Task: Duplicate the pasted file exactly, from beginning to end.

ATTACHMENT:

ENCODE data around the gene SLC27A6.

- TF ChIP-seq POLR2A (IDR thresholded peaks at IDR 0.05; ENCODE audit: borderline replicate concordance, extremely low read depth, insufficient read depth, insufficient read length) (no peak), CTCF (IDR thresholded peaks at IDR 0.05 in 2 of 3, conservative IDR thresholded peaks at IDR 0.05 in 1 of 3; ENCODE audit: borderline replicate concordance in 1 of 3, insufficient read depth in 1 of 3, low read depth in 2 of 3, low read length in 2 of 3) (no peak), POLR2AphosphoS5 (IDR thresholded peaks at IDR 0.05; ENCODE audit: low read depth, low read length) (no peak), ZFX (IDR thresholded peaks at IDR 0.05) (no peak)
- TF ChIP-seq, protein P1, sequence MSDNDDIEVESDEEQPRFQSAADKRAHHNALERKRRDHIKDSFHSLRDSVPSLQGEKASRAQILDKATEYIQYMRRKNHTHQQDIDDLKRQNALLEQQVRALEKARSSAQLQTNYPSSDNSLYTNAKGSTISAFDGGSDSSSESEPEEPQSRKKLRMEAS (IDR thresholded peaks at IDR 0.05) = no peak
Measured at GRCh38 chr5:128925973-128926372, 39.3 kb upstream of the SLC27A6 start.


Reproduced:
ENCODE data around the gene SLC27A6.

- TF ChIP-seq POLR2A (IDR thresholded peaks at IDR 0.05; ENCODE audit: borderline replicate concordance, extremely low read depth, insufficient read depth, insufficient read length) (no peak), CTCF (IDR thresholded peaks at IDR 0.05 in 2 of 3, conservative IDR thresholded peaks at IDR 0.05 in 1 of 3; ENCODE audit: borderline replicate concordance in 1 of 3, insufficient read depth in 1 of 3, low read depth in 2 of 3, low read length in 2 of 3) (no peak), POLR2AphosphoS5 (IDR thresholded peaks at IDR 0.05; ENCODE audit: low read depth, low read length) (no peak), ZFX (IDR thresholded peaks at IDR 0.05) (no peak)
- TF ChIP-seq, protein P1, sequence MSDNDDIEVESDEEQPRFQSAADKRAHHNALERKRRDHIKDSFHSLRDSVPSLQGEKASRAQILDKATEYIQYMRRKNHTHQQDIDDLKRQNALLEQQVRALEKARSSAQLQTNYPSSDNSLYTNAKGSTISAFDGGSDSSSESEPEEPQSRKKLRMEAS (IDR thresholded peaks at IDR 0.05) = no peak
Measured at GRCh38 chr5:128925973-128926372, 39.3 kb upstream of the SLC27A6 start.